However, despite the evidence that recognition and free recall may be mediated by distinct neurocognitive mechanisms, SM studies have focused almost exclusively on recognition memory. For instance, free recall has been shown to be differentially impaired in amnesic patients compared with IR (Hirst et al., 1986) (but see Haist et al., 1992), and the extant cognitive literature suggests that free recall benefits from encoding or retrieval processes that encourage inter-item or organizational processing (Tulving, 1962; Bahrick, 1970; Anderson and Bower, 1972; Sternberg and Tulving, 1977; Hunt and Einstein, 1981; Kahana, 1996), whereas recognition benefits from encoding processes that make individual items more distinctive, regardless of their relationships to other items in the study list or other contextual variables (Tulving, 1968; Kintsch, 1970; Tversky, 1973; Mandler, 1980). However, these distinctions stem from comparisons between free recall and IR and do not take into account how processes supporting AR may differ from those supporting free recall. Thus, it is possible that the same encoding operations that differentially enhance AR compared with IR (e.g., relational encoding) are similarly engaged or perhaps enhanced for later free recall. The present study is designed to elucidate the encoding mechanisms that support later free recall and their relationship to those that support later AR.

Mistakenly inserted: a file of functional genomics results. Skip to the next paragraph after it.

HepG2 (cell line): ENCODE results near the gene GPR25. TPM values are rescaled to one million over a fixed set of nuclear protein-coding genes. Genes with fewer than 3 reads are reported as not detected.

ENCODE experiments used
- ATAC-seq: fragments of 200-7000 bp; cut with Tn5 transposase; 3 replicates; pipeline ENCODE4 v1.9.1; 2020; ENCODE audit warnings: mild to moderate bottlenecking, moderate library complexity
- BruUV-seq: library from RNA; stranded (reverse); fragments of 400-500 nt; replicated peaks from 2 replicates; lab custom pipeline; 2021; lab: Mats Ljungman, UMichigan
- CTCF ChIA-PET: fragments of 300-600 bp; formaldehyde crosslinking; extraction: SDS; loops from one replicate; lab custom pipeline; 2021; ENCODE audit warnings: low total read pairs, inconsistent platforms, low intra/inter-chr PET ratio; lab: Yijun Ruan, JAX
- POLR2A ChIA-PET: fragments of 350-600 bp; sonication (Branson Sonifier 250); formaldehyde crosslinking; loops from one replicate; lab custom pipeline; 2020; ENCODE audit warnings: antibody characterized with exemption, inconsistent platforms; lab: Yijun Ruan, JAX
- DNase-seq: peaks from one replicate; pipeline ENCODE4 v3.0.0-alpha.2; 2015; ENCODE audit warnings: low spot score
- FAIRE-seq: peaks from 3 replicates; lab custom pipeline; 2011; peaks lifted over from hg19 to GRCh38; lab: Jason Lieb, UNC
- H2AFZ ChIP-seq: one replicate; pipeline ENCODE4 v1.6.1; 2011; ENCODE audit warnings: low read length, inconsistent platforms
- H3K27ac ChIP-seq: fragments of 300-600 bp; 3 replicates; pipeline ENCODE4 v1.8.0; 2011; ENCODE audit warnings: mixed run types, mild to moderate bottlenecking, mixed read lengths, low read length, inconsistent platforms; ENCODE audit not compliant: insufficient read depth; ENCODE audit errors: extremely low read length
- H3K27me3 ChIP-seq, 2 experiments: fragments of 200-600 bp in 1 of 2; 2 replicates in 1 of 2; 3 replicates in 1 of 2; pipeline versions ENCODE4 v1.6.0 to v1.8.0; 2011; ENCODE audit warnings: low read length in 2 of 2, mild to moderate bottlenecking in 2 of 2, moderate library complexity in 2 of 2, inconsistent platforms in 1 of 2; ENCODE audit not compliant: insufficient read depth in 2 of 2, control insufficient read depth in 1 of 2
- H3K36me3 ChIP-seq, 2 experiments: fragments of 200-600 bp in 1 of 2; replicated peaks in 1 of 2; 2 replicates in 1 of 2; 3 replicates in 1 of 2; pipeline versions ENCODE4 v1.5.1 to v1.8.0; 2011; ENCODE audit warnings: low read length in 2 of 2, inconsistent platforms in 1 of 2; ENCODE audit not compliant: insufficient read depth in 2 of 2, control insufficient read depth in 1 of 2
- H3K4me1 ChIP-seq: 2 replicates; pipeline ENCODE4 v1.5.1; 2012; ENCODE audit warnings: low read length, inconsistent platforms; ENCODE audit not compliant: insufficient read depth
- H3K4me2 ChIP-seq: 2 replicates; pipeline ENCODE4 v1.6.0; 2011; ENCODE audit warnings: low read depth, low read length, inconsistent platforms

To date, only two neuroimaging SM studies have used free recall as an assessment of subsequent memory (Alkire et al., 1998; Strange et al., 2002), and they have shown that engagement of the hippocampus, perirhinal cortex, and prefrontal cortex is correlated with later free recall performance. However, because neither study assessed IR or AR, the critical question of what encoding operations may be specific to later free recall remains open.
Together, extant data and theory offer different scenarios of how encoding mechanisms that support free recall and AR might diverge or overlap. Free recall may be supported by similar or enhanced engagement of the same mechanisms that support AR (e.g., relational processing, potentially mediated by the hippocampus and LIFG). Conversely, there may exist encoding mechanisms that selectively support our ability to freely recall episodic information and that do not differentially support AR.
Materials and Methods
Ten female and eight male right-handed native English speakers participated in the study. All subjects had normal or corrected-to-normal vision. Informed consent was obtained in a manner approved by the institutional review board at New York University, and subjects were paid for their participation. Two female subjects had to be excluded from additional analyses because of scanner malfunction and early termination of the experiment, respectively. Mean ± SD age of the remaining 16 subjects was 21.3 ± 2.5.